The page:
If there is one frustration that parents around the world have in common, it's the so-called 'veggie war.' The battle between children and their least favourite food group has been raging for decades and causes far too much distress in households.
Chances are you've tried experimenting with recipes, getting creative with your presentations, becoming a master of vegetable-disguise, and in the most desperate of moments resorting to force-feedings; and still, nothing seems to work.
Tips and tricks are all short-term solutions that will have instant but short-term results. Before you know it you're back at square one, feeling like you've lost yet again. Perhaps it's time to try a different technique? One that includes openly and honestly addressing the problem, expressing both needs, and brainstorming solutions. The only other component involved is making your child part of the problem-solving process.
While trying to trick, train, or threaten your child to eat veggies, we lose sight of one important factor; the child's needs.
Instead of putting yourself through the frustration of engaging in a power struggle with your child, why not try an approach that can result in both of you having your needs met? Here's a simple step-by-step breakdown on how you can work this approach.
Step 1: Define both needs
As a parent you want your child to eat his/her carrots because you want to be sure that he/she is getting the essential vitamins and minerals. So, communicate this to your child.
Your child says he/she doesn't like the taste of carrots. So, validate this by replying to your child that you understand that he/she doesn't like the taste of carrots.
Now we have a problem. We both have needs that aren't being met, so what are we going to do about it?
Step 2: Brainstorm solutions
Invite your child to be part of a brainstorming session. Involve him/her as much as possible.
Discuss and get creative about possible solutions - no matter how impossible they might seem, acknowledge and write them down on a piece of paper.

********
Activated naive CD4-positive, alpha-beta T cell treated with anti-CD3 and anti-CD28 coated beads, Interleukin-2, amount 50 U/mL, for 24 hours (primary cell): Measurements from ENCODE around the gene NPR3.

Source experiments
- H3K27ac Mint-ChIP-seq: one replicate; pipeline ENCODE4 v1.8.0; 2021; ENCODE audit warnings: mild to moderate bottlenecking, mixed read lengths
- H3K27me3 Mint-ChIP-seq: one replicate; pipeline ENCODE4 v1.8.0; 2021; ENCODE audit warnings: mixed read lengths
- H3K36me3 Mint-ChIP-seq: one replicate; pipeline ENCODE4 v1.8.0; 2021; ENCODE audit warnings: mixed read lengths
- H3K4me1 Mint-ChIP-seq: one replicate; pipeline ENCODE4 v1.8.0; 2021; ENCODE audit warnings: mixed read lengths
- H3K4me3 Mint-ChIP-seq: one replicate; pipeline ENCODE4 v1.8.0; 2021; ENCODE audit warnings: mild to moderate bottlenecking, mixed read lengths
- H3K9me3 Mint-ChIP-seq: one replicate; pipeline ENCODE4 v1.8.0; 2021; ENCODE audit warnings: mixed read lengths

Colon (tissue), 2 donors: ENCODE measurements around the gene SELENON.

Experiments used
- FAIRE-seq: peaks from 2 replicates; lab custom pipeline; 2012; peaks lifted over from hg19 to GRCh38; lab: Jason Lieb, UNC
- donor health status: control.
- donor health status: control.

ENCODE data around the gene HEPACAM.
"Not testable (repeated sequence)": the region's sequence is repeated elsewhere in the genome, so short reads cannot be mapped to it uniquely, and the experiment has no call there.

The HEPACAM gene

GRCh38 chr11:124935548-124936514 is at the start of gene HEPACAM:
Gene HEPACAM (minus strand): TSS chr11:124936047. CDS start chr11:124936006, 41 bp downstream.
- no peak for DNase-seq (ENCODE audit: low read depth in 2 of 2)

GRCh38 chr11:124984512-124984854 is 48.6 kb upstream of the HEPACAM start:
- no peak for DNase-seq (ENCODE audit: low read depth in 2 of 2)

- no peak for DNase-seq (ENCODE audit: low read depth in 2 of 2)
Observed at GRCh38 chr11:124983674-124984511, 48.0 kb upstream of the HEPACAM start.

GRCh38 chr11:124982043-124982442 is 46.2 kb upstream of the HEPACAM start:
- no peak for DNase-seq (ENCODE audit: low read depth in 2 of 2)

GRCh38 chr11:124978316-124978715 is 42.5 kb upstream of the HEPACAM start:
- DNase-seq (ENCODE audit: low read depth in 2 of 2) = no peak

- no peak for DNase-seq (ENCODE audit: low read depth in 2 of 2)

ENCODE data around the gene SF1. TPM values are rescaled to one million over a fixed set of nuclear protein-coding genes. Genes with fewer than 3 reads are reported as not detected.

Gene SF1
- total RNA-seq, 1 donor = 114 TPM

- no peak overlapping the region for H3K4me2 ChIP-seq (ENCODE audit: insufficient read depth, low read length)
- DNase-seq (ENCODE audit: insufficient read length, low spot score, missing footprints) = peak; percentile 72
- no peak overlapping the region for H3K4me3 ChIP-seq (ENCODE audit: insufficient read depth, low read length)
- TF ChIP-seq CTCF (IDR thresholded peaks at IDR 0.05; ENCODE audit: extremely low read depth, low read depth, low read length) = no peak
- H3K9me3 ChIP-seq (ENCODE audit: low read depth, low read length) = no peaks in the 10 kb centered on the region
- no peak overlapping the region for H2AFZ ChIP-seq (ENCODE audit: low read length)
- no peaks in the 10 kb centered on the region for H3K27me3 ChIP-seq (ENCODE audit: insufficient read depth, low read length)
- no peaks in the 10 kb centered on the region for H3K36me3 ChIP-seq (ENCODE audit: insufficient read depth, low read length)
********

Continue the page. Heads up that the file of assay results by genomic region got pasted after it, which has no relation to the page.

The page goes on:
Step 3: Evaluate and decide on possible solutions
Now you start checking and discussing the possibility of the solutions provided. The important part is to find a solution you both agree on. It could be something like your child would prefer his/her carrots raw instead of cooked, or instead of carrots, your child prefers pumpkin.
If the solution has the potential to address both your needs, then why not give it a try?
Step 4: Implement the solution
That night before you start preparing dinner, remind your child about the solution you both came up with. The goal is to keep your child as actively involved in this problem-solving process as possible.
Step 5: Evaluate
Dinner went well, and there are no carrots left on your child's plate. It's now the opportune time to check-in with your child:
1. How was the process for him/her?
2. Does he/she think this is a solution that can work in the future?
3. Remember to tell your child that you enjoyed your dinner together.
These steps can help you resolve conflicts without power struggles, hurt feelings, resentment, or anger. It makes sure everyone’s needs are met, and everyone feels satisfied.
Days will pass, and chances are the veggie problem will crop up again, but at least you now know how to approach it.
Our suggestion is to invest in a proper drawing-board. ;-)
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Disclaimer: The information contained in this communication is not to be construed as medical advice. Consult a professional on any medical or psychological concerns. The articles and blogs are posted only as opinion or ideas, and are general in nature. The administrator takes no responsibility for any action or outcome a reader may make as a result of reading a post.